The bad news for prime-time television and consumer magazines: Pharma's direct-to-consumer advertising dropped by 11.5% last year, to $3.47 billion. The even worse news for digital venues: DTC spend fell by 33%.
But, as the Pharma Marketing Blog reports, there's some consolation. Last year's decline isn't the worst ever, as some previous data suggested. The record decline was in 2008, when DTC spending dropped 17%.
The biggest drop, percentage-wise, was in radio ads, which fell 34% to $23.1 million. Internet advertising came in a close second with a 33% drop, to $68.4 million. But compared with magazines and TV, those media are small potatoes for pharma ads, together accounting for just 3% of DTC spending.
TV advertising, of course, is where the lion's share of pharma ad spending goes; 62% to be exact, according to the blog. So when spending drops 10%, as it did last year, that amounts to more than a $200 million off the top. New total: $2.167 billion. Magazine spending, for 29% of the total, hit $1.015 billion.
As the blog notes, 2012's decline follows several years of shrinking ad buys. From a peak in 2006 of about $5.4 billion, spending has dropped and dropped as fewer new drugs hit the market and more old meds fell off patent.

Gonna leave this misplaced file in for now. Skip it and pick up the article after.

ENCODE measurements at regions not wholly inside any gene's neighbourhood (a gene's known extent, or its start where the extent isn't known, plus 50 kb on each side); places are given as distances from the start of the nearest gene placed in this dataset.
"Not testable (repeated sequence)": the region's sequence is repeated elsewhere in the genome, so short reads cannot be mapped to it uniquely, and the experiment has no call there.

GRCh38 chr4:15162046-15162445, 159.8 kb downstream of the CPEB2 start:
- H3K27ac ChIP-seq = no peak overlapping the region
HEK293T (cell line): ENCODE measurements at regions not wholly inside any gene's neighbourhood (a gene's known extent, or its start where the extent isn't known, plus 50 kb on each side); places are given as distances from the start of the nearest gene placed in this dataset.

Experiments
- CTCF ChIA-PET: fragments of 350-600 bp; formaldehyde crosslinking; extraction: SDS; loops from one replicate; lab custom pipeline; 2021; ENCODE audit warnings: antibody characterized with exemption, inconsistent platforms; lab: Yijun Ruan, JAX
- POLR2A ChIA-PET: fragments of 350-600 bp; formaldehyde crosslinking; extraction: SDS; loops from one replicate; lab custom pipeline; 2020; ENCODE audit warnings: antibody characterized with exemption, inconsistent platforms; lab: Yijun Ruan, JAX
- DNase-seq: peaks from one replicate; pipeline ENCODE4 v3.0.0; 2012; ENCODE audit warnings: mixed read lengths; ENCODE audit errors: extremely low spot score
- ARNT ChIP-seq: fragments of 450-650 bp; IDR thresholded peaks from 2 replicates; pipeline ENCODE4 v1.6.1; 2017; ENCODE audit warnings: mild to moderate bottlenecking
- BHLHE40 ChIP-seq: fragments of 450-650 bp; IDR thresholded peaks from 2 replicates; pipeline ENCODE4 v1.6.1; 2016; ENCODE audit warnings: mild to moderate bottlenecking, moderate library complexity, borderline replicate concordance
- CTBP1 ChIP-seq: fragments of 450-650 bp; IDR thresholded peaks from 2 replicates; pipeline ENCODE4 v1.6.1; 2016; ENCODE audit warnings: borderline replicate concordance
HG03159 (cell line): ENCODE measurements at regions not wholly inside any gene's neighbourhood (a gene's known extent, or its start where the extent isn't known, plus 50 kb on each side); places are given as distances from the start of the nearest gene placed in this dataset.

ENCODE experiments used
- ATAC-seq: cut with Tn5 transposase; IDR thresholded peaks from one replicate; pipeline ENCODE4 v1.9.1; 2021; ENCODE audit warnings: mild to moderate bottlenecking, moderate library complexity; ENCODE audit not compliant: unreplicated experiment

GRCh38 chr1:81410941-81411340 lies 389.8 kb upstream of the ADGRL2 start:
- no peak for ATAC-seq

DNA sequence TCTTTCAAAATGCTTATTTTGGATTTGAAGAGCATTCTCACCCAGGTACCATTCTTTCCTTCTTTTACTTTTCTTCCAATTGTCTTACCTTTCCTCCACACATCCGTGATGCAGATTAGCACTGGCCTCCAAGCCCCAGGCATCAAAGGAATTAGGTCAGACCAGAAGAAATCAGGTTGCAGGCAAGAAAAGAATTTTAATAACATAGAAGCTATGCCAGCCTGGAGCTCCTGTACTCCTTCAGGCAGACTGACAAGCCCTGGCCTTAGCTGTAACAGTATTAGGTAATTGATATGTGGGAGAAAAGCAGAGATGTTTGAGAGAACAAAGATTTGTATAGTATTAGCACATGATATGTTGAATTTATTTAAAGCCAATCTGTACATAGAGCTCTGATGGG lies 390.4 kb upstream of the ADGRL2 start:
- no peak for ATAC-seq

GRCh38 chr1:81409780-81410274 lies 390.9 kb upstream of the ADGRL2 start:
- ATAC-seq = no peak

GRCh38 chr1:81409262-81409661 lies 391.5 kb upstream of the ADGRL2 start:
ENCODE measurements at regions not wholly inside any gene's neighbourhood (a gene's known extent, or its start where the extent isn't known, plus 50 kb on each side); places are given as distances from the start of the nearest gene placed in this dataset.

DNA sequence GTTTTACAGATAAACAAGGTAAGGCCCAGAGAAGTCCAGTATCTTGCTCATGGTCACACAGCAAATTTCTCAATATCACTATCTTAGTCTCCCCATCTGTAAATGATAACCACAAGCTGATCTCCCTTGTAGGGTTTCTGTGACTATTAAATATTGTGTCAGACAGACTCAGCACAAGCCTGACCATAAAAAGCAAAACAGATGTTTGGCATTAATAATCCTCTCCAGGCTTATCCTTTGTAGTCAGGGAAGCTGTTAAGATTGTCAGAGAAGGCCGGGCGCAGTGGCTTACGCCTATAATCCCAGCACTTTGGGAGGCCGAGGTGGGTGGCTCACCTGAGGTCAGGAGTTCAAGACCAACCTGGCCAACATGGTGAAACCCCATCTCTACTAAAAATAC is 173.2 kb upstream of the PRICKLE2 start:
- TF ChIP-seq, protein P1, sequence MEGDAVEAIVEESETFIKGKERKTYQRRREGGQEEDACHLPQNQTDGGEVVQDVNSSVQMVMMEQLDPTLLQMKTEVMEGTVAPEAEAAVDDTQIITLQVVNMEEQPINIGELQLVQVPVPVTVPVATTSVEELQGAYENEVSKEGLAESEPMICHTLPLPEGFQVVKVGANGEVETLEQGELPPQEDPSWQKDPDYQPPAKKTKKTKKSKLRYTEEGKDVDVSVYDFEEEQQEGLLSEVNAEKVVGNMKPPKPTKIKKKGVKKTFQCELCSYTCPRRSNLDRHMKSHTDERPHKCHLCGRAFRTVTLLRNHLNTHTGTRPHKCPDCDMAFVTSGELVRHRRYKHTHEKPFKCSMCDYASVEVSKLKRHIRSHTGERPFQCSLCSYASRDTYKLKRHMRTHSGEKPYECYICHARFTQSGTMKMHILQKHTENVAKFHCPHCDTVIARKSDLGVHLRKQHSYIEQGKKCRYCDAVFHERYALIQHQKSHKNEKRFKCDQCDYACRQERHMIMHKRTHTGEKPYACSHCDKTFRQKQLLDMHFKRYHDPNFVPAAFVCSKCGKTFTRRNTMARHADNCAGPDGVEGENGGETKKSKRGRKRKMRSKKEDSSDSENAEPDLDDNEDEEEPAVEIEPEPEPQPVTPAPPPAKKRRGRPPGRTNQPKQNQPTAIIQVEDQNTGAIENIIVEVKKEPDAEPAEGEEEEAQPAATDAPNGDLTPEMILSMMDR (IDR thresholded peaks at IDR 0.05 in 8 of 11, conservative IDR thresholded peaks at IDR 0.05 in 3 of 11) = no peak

After the recent spate of FDA approvals, DTC might expect a boost, particularly from primary-care drugs such as Eliquis, the blood thinner from Pfizer ($PFE) and Bristol-Myers Squibb ($BMY), and Invokana, the brand-new diabetes pill from Johnson & Johnson ($JNJ). Specialty meds aren't advertised as often to the consumer, however, and certainly not as heavily. Several of the most-anticipated approvals were cancer drugs, such as Roche's ($RHHBY) Perjeta and Kadcyla. We'll have to see how the balance tips as the year wears on.
- get the analysis from Pharma Marketing Blog
Special Report: Top 10 Pharma Advertising Budgets - 2012